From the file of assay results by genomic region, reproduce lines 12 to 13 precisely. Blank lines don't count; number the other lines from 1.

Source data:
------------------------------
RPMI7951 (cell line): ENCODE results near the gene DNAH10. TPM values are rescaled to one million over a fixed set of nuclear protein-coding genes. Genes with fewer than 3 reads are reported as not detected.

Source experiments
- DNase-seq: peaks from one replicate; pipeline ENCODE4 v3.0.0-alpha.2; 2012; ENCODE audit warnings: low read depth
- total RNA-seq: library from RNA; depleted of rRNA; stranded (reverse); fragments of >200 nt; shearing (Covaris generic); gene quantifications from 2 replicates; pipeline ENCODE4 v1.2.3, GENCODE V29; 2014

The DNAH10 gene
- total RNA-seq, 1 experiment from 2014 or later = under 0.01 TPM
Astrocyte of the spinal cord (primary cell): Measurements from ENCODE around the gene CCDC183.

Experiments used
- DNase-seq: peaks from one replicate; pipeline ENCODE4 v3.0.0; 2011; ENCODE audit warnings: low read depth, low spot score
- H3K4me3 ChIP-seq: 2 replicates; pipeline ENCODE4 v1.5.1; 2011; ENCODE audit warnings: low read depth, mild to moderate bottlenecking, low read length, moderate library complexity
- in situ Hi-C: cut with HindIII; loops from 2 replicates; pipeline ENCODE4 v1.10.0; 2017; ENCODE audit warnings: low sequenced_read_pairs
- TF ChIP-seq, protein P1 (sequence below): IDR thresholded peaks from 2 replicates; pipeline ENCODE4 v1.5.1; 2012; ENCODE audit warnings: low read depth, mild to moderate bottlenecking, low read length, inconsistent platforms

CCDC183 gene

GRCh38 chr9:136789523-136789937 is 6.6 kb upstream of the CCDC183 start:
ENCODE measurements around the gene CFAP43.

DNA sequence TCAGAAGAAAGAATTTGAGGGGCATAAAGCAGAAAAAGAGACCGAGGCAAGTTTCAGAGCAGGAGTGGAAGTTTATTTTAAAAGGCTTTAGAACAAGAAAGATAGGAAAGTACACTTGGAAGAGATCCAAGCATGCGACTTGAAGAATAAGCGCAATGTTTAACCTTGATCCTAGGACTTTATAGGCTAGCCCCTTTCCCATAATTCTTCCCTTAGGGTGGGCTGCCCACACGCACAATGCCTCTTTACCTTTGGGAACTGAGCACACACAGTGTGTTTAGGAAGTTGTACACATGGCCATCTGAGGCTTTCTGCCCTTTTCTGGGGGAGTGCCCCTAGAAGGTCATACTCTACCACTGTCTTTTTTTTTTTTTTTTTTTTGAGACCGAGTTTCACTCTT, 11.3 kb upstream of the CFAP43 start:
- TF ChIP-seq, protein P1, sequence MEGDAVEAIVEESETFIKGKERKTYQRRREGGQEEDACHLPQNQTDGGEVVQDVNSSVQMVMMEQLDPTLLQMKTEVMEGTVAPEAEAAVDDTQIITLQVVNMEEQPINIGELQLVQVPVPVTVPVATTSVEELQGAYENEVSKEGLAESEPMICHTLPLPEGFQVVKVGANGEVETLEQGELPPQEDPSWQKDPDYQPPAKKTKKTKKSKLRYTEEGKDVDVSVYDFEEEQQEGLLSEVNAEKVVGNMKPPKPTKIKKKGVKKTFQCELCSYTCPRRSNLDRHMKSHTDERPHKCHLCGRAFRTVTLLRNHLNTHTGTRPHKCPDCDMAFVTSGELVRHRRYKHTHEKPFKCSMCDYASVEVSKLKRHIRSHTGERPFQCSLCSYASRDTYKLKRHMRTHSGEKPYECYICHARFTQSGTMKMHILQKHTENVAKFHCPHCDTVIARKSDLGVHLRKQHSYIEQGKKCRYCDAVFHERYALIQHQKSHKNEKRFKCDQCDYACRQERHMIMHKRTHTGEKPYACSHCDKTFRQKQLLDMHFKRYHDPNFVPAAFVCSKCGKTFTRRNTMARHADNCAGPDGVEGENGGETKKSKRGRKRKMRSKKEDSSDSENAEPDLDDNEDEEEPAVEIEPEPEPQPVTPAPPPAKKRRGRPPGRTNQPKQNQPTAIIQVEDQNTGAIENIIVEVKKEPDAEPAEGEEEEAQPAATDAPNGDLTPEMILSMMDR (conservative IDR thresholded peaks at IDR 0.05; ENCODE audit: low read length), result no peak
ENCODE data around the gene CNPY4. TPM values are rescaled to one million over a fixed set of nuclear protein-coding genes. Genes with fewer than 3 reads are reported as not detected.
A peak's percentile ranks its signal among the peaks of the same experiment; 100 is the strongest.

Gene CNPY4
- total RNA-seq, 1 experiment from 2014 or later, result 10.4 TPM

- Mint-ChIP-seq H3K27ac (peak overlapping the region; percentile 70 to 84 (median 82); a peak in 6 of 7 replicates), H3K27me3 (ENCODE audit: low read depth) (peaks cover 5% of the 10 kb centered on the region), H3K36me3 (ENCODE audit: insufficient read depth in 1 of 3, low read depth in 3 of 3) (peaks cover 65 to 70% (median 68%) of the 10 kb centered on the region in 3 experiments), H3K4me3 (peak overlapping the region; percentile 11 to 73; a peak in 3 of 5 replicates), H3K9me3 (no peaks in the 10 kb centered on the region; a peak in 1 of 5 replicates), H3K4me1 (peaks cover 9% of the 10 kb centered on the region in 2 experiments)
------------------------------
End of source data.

- TF ChIP-seq, protein P1 (sequence below): IDR thresholded peaks from 2 replicates; pipeline ENCODE4 v1.5.1; 2012; ENCODE audit warnings: low read depth, mild to moderate bottlenecking, low read length, inconsistent platforms

CCDC183 gene